When one Round Rock father lost his child for a few seconds at a San Antonio biker rally, he had a moment of panic.
“Then I saw [my son] with some of the meanest looking bikers I had ever seen,” said the father, who goes by the biker nickname Slice. “I thought, ‘What has he gotten me into?’”
He soon learned that members of Bikers Against Child Abuse had found his 6 year old, called security and now planned to guard the boy until his father came.
That was more than four years ago. Slice was intrigued enough to join the Austin chapter of BACA, which includes Pflugerville.
Last year, Round Rock-area members started the Sam Bass chapter, and in March, Slice became the chapter’s president.
An international organization, BACA was founded in the 1990s by a Utah man, known by his biker friends as Chief. As a child therapist, Chief noticed that about 90 percent of perpetrators tried to intimidate their victims from testifying against them in court, so one day he asked some of his friends to escort a child to a hearing.
The roaring-engine entourage was an intimidating set of bodyguards dressed in full leather, and BACA was born.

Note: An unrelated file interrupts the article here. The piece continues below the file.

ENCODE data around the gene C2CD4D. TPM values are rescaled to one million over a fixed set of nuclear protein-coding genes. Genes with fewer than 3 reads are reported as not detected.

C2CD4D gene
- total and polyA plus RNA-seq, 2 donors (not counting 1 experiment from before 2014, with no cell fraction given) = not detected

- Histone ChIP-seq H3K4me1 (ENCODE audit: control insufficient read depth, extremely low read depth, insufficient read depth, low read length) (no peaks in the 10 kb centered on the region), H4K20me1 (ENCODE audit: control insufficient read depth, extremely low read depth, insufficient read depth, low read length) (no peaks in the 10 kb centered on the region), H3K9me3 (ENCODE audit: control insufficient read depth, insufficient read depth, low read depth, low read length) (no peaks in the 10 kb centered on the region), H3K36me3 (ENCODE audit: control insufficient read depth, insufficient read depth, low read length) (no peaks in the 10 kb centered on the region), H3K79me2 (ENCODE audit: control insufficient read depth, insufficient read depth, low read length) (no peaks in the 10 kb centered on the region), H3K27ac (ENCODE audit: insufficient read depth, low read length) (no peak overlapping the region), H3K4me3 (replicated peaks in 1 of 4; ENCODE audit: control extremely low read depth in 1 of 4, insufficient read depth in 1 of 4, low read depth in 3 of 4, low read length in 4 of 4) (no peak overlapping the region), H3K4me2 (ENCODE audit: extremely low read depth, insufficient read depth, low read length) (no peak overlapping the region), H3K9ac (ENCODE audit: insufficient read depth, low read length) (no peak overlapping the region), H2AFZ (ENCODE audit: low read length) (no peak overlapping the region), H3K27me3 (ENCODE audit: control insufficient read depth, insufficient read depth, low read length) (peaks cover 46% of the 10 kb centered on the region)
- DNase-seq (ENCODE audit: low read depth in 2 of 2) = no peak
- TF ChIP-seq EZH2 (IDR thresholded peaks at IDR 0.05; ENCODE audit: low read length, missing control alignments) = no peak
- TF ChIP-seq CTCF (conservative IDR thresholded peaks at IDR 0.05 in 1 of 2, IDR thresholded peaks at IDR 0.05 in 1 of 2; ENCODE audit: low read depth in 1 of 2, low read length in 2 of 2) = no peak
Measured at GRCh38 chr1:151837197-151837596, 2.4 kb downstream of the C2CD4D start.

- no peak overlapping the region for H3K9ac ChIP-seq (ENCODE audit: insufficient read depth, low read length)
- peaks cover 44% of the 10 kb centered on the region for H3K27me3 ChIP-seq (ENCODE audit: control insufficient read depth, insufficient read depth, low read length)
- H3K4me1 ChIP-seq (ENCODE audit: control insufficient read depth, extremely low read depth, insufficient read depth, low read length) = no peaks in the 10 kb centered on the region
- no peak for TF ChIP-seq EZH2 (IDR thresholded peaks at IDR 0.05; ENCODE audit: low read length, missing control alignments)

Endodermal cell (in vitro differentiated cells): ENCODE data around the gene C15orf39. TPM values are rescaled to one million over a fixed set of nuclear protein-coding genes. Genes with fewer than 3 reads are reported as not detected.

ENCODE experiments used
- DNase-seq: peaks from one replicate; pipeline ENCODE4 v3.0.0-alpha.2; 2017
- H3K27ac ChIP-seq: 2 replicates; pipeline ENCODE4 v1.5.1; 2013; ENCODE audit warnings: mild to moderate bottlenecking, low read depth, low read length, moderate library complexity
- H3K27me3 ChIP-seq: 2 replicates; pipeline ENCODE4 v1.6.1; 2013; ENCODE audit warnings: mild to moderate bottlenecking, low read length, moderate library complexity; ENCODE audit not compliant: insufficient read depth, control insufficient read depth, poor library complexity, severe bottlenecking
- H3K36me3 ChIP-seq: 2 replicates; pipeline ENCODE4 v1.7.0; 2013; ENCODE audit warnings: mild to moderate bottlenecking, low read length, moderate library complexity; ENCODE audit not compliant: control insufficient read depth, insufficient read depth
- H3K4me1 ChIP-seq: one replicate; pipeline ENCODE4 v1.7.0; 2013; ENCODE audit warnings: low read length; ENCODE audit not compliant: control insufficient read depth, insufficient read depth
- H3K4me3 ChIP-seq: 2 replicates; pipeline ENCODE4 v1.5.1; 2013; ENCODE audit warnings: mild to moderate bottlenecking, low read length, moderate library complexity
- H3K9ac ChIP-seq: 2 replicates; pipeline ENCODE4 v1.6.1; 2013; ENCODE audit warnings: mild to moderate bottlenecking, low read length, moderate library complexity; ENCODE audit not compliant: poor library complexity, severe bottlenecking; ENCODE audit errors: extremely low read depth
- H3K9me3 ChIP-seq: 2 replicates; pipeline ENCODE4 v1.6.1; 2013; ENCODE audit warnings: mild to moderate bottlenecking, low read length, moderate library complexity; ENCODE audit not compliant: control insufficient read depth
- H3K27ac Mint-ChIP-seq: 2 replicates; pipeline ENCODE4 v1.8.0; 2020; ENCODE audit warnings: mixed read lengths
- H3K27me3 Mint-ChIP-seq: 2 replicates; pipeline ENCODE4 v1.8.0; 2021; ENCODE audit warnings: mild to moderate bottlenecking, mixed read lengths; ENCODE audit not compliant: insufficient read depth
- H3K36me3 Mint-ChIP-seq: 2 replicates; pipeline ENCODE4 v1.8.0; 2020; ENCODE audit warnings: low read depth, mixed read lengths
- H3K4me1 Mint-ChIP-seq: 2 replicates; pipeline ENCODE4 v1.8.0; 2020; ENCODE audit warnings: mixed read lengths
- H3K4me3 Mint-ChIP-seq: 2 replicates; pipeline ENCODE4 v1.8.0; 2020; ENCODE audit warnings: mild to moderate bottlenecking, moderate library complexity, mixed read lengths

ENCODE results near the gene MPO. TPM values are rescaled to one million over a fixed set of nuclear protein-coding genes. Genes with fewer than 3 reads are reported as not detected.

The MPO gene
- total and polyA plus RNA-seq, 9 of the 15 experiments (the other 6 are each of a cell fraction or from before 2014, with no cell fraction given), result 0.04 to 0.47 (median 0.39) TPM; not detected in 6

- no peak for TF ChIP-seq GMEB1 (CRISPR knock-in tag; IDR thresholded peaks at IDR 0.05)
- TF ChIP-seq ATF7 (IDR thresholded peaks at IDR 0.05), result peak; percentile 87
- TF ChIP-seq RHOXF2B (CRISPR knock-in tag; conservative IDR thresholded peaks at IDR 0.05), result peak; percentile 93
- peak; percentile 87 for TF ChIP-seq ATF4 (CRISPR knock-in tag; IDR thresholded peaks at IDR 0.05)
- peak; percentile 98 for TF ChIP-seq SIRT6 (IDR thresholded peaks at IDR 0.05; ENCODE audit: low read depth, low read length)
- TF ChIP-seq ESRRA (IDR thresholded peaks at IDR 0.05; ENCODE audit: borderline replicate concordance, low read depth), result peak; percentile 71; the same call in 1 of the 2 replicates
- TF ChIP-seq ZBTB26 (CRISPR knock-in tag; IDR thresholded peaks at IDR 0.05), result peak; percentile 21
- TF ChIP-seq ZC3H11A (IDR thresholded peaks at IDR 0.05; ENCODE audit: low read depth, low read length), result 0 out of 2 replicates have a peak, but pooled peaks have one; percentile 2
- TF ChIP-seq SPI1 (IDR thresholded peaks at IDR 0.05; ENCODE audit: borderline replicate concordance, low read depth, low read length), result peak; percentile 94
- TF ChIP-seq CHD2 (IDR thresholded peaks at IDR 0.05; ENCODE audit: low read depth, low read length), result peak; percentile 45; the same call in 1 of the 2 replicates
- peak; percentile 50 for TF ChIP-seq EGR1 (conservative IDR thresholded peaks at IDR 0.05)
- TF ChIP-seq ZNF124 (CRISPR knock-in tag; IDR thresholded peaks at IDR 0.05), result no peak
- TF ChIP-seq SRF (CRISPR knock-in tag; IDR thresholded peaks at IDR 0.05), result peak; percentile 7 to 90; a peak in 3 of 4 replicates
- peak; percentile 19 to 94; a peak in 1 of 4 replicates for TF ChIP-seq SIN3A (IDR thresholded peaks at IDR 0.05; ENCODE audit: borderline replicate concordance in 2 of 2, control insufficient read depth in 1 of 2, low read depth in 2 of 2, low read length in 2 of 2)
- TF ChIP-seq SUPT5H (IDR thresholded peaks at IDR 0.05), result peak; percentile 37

BACA members come from varied backgrounds, such as engineers, paint contractors, technology professionals and social workers, but if a parent or guardian asks for their involvement with an abused child who has an open court case, their professional affiliation can take a back seat in a matter of minutes.
“When they rip off that tie, they have got full leather,” Slice said.
Through what they call an adopting process, Slice said abused children receive visits from a hoard of BACA members to empower them not to be afraid to testify in court against the defendant.
“The kids get excited when we come,” he said. “It’s fun, so people will come from chapters all over the place. I have been to an adoption where they have had 60 riders or so. It’s a beautiful thing.”
Then the child is given a teddy bear everyone has squeezed to “fill it with hugs,” and at any point, a child can ask for a refill. He or she also receives a certificate welcoming him or her into the BACA family.
“They are going to know they have sisters and brothers that will be there for them,” said Cobra, a member of the Sam Bass chapter of BACA.
BACA members will escort a child wherever necessary, such as to school or court. Often they will even keep watch over a child’s house. The group’s policy is never to harass and only guard, but if a perpetrator approaches a home where an adopted child lives, BACA members block the way.
“We’ll stand at the door, and they will have to get through us to get to them,” Cobra said.
Become a BACA member
Those wanting to join BACA are invited to come to a meeting where they can get more information and an application. The membership process also includes a thorough background check by the FBI. To become a patch member, attendance at 80 percent of the chapter’s official events is required during a year. Once that level is reached, members can be a child’s primary contact. Other membership opportunities are also available.
Sam Bass chapter, (877) 609-5798
Austin chapter (includes Pflugerville), (877) 719-2988
Bikers Against Child Abuse, www.bacausa.com